(pictured: Paul Woolley)
Paul Woolley, the former GMO fund manager and founder of the Centre which bears his name, believes that market-cap benchmarks cause “chronic mispricing” and impair fund performance.
Woolley told the annual conference at the University of Technology Sydney last week, that market-cap benchmarks “cause inversion of risk, short-termism, momentum trading, bubbles and crashes” with “secular over-valuation”. Pretty much the root of all evil.
He believes that capitalism is failing because asset owners delegate their investment management irresponsibly.
“The key is where asset owners, or trustees, delegate to their external fund managers,” Woolley said. “Agents [managers] have better information but have different objectives to the principals [trustees]. The principals are uncertain of the agent’s ability and the agent tries to demonstrate its competence.”
He said that the problem started with the trustees writing contracts which had market index benchmarks and tracking error constraints embedded.
“The agents have a fox hole to hide in and a clear basis to be measured and rewarded for performance… One of the biggest anomalies is that it results in over-pricing of high-risk assets and under-pricing of low-risk assets. And high-risk assets are driven up more than low-risk assets are driven down.”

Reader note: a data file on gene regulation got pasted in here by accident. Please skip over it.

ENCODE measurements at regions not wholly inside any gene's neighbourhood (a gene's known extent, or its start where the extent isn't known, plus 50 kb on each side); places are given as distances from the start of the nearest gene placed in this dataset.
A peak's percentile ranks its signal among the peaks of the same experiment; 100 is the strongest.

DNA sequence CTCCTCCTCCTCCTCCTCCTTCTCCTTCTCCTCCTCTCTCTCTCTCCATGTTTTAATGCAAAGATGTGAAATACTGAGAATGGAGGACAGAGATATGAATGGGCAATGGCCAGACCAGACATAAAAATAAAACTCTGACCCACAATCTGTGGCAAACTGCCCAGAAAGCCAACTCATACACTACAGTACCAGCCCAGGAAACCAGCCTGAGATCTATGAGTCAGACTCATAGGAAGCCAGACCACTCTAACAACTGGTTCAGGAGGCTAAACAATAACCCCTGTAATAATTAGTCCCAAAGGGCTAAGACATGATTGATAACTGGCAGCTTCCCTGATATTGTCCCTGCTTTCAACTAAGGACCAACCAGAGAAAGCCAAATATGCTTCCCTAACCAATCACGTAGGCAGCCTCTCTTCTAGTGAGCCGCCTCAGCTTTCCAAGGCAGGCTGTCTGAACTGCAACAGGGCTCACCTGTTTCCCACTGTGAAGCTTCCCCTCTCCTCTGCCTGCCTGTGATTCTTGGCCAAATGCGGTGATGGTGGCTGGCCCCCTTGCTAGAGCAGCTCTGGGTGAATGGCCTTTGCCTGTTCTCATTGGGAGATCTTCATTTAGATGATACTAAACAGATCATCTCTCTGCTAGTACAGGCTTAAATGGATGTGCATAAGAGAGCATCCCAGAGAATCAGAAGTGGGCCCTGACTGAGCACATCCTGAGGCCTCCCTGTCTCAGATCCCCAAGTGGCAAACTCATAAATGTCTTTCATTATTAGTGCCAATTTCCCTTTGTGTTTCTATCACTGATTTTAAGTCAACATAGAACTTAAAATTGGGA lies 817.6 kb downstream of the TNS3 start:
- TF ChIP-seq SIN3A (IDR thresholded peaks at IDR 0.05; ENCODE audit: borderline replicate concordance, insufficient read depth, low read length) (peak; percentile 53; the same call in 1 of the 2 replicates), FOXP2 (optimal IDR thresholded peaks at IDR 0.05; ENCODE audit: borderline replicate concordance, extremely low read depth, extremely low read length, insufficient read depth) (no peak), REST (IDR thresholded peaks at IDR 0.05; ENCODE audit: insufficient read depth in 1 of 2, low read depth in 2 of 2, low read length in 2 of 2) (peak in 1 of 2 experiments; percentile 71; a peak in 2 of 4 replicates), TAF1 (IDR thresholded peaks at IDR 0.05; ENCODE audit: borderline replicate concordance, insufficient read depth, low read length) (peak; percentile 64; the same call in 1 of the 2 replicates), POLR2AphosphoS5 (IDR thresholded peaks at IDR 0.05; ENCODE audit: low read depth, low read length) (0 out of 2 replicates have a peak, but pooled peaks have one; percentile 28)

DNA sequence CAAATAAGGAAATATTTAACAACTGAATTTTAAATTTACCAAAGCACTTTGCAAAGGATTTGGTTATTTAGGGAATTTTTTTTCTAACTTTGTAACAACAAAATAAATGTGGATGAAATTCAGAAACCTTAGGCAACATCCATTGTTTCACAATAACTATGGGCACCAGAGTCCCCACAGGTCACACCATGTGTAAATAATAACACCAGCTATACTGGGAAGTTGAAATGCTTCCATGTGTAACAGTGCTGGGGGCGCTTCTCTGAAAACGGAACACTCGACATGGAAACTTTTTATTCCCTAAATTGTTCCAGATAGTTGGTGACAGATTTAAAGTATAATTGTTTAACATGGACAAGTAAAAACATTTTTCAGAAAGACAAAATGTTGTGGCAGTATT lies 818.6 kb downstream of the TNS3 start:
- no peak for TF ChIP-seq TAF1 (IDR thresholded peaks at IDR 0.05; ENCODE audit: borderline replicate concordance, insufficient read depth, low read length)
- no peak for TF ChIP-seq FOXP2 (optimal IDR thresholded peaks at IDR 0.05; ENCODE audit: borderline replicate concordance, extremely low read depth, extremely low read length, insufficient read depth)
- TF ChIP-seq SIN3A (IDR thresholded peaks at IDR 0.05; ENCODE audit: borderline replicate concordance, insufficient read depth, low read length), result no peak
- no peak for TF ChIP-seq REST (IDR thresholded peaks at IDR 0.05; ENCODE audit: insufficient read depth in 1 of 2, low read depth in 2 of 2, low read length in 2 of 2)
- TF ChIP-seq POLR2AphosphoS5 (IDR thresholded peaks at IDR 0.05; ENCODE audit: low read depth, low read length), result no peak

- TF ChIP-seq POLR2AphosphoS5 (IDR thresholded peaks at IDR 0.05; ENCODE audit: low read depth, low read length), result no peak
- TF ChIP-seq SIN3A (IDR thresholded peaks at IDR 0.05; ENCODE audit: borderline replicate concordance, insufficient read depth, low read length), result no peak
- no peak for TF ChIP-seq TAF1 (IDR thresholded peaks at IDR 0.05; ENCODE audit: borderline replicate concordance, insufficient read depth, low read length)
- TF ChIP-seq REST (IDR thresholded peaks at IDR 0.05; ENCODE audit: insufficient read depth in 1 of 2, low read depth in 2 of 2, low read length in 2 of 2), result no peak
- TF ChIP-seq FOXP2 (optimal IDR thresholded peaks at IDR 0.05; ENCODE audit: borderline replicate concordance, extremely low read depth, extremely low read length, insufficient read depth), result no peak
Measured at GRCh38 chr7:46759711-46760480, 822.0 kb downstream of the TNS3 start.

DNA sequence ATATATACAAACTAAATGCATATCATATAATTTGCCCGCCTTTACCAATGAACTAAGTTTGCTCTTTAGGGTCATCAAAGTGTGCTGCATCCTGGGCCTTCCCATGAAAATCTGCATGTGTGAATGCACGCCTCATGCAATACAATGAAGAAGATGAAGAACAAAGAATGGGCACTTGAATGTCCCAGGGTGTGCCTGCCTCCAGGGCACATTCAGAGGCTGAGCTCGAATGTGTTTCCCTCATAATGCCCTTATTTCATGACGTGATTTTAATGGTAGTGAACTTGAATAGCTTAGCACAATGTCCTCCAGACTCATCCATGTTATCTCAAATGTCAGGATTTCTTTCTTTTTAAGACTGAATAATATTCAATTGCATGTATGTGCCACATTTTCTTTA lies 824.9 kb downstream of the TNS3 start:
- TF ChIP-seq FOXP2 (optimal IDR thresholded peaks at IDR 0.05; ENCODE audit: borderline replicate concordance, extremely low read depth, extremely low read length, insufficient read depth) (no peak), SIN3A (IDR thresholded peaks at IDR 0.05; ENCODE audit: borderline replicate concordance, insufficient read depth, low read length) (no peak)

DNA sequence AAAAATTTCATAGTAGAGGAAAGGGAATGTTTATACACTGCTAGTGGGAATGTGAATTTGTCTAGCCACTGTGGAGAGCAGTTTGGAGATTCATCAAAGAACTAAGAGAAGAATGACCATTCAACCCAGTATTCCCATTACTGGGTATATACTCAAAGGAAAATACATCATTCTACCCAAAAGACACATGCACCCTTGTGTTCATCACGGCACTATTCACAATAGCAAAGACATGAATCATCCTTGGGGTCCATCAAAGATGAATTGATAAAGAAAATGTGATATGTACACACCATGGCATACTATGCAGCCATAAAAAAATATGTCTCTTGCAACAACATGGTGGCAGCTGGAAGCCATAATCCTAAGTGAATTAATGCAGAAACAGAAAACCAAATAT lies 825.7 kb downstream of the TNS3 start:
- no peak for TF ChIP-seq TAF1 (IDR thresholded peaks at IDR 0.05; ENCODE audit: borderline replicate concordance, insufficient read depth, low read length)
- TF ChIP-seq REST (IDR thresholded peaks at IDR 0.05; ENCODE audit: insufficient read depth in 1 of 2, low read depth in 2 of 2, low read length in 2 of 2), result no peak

Most managers used momentum in their process to protect against business risk, he said. For instance, at GMO in the late 1990s, when the tech market was running wild, about 30 per cent of the manager’s style was momentum and the other 70 per cent value. But that 30 per cent was still insufficient to stop the manager from under-performing. It lost about 40 per cent of its assets under management during the tech bubble and took several years to recover. Nevertheless, momentum has tended to outperform all other styles over the past three or four decades, Woolley said.
Ron Bird, who organizes the Paul Woolley Centre conference and is also a former GMO manager, said that most managers today were not very concerned about valuations. His estimate was that only 20-25 per cent of fund managers were of a fundamental value style, compared with almost all managers back when he started in the industry in the 1970s.
The preliminary results of recent research at UTS showed that:
- As one would expect, the tracking error constraints reduce the return/risk opportunities for investors
- Tighter tracking error requires a manager to hold many more stocks in the portfolio – in fact managers are forced to hold many stocks which they believe will underperform the market, and
- Although the initial findings are weak, there is a suggestion that tighter tracking error constraints drive the portfolio towards holding more high momentum stocks, with the impact of value/growth being inconclusive.